Vulcan Presenting Arms to Venus for Aeneas

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In Virgil’s epic Aeneid, Venus seduces Vulcan and persuades him to forge weapons for her son Aeneas. Boucher’s painting shows Vulcan offering the goddess a sword; at his feet are two putti playing with a plumed helmet, and behind him are a shield and armor. This work was a preliminary sketch for a tapestry design—one of a set commissioned from four different artists by the marquis de Marigny, an influential arts administrator under King Louis XV.

This vivid and colorful little painting is related to a tapestry design many times its size, which was exhibited at the Paris Salon of 1757. The painting in the Clark collection was once owned by the marquis de Marigny, who commissioned François Boucher, Louis Michel Van Loo (1707–1771), Jean-Baptiste Pierre (1714–1789), and Joseph-Marie Vien (1716–1809) to produce a series of four paintings devoted to the loves of the gods as designs for Gobelin tapestries. At the posthumous sale of Marigny’s collection in 1782, this sketch was described as full of spirit and fire, and it is, indeed, filled with restless movement and small explosions of color and brushwork. The composition, driven as it were by the wind, revolves around the central figure of Venus supported by a cloud. Her husband, Vulcan, is seated at the right, beside a heap of armor. He seems to be showing Venus the sword made for Aeneas, while at the right an attendant brings him the newly completed breastplate and two putti play with the plumed helmet. Above, in a fire lit cave, two Cyclopes work at an anvil.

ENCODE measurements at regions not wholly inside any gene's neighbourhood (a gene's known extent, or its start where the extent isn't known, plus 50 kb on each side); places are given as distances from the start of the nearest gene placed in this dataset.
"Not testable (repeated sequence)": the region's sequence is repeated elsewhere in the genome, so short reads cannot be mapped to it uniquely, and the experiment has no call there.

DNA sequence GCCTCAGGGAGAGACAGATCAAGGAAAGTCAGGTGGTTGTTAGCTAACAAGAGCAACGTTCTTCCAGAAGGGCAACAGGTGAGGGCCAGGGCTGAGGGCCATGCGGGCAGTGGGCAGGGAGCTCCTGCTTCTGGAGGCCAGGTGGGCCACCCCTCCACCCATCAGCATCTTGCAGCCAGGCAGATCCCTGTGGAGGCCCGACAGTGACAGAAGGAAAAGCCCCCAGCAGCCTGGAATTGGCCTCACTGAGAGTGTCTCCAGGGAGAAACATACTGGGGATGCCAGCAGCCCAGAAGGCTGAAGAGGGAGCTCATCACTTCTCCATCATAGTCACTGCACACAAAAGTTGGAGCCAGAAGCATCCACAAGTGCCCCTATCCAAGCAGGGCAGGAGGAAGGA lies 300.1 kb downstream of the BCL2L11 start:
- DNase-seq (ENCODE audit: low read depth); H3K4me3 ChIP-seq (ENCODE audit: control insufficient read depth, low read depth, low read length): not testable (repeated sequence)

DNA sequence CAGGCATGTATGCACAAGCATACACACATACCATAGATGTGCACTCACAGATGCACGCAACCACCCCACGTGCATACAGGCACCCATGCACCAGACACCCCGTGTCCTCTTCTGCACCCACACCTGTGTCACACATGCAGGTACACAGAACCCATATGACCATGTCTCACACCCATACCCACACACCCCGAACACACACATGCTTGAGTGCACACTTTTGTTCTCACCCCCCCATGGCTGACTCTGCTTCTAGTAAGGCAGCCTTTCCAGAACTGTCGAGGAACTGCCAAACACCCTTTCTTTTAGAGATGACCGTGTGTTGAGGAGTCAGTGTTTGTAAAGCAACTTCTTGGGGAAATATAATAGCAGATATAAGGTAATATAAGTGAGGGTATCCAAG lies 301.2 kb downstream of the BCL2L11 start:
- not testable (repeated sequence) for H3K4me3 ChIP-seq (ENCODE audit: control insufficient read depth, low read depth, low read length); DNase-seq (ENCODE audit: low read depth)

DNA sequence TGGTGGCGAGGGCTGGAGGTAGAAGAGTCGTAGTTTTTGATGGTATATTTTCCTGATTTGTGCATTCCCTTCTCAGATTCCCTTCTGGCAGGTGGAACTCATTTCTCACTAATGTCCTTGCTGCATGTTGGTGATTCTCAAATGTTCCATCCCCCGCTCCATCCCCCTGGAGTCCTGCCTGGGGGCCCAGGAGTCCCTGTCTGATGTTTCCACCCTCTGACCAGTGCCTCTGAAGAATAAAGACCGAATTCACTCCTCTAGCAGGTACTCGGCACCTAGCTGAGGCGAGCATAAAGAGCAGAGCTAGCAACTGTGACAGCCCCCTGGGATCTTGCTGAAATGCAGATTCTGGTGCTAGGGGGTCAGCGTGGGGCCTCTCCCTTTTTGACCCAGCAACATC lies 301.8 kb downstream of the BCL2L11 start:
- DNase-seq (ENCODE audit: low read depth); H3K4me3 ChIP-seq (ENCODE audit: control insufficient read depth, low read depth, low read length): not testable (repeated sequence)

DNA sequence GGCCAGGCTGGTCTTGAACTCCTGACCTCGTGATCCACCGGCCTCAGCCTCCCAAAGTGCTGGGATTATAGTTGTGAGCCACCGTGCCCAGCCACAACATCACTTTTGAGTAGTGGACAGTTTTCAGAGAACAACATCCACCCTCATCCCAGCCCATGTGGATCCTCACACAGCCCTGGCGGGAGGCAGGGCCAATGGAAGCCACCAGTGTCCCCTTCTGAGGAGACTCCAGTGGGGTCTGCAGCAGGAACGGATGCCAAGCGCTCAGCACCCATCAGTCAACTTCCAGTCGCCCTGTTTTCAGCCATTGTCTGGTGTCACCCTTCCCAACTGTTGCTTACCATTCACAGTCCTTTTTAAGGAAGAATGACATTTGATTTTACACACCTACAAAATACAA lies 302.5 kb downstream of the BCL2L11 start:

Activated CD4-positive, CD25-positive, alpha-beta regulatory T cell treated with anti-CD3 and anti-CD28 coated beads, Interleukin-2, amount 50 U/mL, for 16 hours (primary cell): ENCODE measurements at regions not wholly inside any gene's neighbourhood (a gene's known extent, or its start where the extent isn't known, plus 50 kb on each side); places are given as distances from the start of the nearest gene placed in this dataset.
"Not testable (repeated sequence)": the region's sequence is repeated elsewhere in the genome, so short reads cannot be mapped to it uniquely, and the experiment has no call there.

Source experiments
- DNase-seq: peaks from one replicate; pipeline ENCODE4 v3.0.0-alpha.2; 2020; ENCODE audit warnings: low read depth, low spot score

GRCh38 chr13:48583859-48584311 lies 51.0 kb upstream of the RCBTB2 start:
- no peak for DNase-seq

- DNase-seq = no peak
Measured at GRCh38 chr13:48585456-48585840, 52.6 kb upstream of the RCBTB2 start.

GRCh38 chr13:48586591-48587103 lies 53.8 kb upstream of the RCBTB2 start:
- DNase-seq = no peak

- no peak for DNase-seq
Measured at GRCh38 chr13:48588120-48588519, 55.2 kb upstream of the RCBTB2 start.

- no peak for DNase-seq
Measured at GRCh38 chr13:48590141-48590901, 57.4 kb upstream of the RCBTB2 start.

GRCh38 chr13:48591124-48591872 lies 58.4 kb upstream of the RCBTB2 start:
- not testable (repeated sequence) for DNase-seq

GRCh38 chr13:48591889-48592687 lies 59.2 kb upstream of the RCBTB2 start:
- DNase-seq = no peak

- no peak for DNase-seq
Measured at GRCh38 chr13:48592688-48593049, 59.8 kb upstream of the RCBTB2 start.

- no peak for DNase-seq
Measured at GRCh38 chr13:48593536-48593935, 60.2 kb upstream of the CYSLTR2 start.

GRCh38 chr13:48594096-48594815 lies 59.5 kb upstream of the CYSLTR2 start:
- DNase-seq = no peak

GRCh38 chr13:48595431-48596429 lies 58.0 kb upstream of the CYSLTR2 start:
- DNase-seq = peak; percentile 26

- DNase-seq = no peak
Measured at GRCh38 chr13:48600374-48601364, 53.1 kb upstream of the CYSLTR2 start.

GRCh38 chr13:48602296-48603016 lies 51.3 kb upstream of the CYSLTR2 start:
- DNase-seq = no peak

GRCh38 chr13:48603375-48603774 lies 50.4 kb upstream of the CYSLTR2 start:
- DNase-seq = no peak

The theme of Venus at Vulcan’s forge was a favorite of Boucher, who painted it many times. This version shows the moment, in the eighth book of Virgil’s Aeneid, when Venus collects the weapons that she has seduced Vulcan into making. Her chariot, visible amid the clouds at the lower left, waits to carry her away.

Boucher, an archetypal painter of rococo themes and a friend and protégé of Madame de Pompadour, made many tapestry designs.

—David S. Brooke, excerpted from The Clark: Selections from the Sterling and Francine Clark Art Institute, Steven Kern et al. (New York: Hudson Hills Press, 1996), p. 34.

François Boucher

French, 1703–1770

Vulcan Presenting Arms to Venus for Aeneas


Oil on canvas

16 1/4 x 17 13/16 in. (41.2 x 45.3 cm) Frame: 22 x 23 1/2 x 2 1/4 in. (55.9 x 59.7 x 5.7 cm)

Acquired by the Clark, 1983




Ananoff, Alexandre. François Boucher, 1703–1770. New York: Metropolitan Museum of Art, 1986.